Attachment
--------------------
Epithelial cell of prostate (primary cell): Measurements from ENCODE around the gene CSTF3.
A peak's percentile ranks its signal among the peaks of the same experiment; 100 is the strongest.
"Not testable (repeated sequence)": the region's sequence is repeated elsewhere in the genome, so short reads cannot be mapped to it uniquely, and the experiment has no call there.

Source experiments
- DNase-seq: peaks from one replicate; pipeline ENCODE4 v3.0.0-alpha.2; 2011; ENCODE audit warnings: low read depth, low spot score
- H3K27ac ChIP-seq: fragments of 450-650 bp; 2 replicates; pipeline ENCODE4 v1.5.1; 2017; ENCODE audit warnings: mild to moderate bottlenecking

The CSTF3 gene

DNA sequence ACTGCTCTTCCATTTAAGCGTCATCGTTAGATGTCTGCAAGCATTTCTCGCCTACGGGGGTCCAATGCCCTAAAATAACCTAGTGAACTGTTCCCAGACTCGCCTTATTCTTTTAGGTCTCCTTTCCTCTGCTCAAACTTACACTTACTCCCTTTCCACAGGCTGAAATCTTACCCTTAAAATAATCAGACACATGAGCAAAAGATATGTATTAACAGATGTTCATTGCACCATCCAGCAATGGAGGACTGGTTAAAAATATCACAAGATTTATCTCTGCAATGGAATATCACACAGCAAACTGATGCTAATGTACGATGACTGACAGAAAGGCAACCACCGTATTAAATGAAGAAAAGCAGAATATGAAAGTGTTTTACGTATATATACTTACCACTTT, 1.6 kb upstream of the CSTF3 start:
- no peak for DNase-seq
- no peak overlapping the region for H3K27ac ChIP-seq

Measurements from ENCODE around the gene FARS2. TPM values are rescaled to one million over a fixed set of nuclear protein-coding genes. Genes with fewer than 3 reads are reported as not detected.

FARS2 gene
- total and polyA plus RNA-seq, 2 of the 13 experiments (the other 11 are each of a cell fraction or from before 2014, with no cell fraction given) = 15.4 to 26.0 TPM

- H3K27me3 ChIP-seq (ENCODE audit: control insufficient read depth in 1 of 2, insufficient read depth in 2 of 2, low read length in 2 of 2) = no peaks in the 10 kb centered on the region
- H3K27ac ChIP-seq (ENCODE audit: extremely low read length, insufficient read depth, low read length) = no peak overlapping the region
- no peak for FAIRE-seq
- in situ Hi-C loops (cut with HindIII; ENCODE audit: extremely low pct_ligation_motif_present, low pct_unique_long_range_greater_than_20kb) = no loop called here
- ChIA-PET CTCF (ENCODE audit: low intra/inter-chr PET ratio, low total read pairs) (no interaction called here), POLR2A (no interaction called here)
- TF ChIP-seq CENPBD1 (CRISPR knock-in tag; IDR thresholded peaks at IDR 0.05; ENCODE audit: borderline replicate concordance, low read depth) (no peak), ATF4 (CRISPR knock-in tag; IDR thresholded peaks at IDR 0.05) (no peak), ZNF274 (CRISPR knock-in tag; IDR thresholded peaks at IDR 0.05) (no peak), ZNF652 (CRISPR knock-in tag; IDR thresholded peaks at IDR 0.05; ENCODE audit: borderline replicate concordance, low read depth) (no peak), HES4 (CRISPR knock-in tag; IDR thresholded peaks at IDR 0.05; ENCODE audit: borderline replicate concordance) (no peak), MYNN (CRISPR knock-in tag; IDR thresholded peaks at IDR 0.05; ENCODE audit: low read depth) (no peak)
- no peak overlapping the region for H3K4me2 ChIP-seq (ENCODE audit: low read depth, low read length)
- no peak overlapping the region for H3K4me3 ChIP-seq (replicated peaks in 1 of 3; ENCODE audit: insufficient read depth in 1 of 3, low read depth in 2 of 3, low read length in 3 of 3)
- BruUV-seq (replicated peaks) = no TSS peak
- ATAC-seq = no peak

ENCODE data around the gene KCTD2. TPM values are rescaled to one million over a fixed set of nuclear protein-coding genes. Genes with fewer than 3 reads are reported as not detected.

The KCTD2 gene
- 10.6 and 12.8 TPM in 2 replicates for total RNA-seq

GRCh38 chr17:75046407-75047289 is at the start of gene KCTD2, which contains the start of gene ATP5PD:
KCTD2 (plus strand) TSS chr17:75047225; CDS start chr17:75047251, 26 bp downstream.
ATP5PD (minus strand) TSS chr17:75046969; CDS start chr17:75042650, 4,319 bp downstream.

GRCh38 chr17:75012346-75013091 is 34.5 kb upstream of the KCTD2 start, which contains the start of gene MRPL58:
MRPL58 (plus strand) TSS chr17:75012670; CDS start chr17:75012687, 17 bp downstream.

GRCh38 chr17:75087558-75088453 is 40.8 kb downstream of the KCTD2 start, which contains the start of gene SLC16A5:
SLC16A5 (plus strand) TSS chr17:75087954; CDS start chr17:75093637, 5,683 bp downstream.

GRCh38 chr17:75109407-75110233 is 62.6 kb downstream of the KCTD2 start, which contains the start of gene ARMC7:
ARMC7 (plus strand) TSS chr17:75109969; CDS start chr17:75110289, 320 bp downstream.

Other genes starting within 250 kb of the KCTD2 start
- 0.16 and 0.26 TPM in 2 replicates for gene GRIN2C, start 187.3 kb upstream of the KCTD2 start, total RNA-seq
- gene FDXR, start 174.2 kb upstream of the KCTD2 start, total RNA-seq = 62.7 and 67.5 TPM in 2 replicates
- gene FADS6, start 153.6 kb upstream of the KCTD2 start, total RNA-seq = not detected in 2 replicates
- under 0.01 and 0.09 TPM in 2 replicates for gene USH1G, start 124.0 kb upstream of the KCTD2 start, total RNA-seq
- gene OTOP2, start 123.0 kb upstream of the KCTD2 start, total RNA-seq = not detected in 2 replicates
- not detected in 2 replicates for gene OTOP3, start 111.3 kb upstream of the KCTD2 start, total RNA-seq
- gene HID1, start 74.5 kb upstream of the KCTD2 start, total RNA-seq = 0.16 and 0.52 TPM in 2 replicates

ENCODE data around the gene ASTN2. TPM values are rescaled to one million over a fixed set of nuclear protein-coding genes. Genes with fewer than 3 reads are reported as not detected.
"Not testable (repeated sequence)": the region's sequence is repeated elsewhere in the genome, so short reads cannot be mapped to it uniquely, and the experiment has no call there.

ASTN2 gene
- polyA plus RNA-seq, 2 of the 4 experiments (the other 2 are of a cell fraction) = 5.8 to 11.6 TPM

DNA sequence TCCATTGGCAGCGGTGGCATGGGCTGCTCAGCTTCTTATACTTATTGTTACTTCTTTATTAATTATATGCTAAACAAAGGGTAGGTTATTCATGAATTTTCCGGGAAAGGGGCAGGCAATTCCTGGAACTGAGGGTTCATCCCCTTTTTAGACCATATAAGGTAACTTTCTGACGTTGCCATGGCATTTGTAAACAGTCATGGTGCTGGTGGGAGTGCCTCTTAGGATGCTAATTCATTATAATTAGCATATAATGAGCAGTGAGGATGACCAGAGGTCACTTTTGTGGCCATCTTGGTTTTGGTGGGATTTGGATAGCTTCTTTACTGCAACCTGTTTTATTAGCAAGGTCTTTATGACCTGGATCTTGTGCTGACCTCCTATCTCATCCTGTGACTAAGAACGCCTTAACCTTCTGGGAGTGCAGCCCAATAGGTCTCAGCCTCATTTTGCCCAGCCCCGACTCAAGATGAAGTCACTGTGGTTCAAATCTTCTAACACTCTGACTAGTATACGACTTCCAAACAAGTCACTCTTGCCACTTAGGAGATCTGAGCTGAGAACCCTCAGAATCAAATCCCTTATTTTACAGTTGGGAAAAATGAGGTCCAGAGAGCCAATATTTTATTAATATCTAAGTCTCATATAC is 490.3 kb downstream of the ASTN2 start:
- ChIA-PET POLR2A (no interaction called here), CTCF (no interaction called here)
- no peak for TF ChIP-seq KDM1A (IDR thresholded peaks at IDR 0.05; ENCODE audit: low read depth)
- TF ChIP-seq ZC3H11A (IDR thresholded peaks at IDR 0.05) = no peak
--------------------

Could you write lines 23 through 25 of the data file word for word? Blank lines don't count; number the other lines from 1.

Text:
- ATAC-seq = no peak

ENCODE data around the gene KCTD2. TPM values are rescaled to one million over a fixed set of nuclear protein-coding genes. Genes with fewer than 3 reads are reported as not detected.

The KCTD2 gene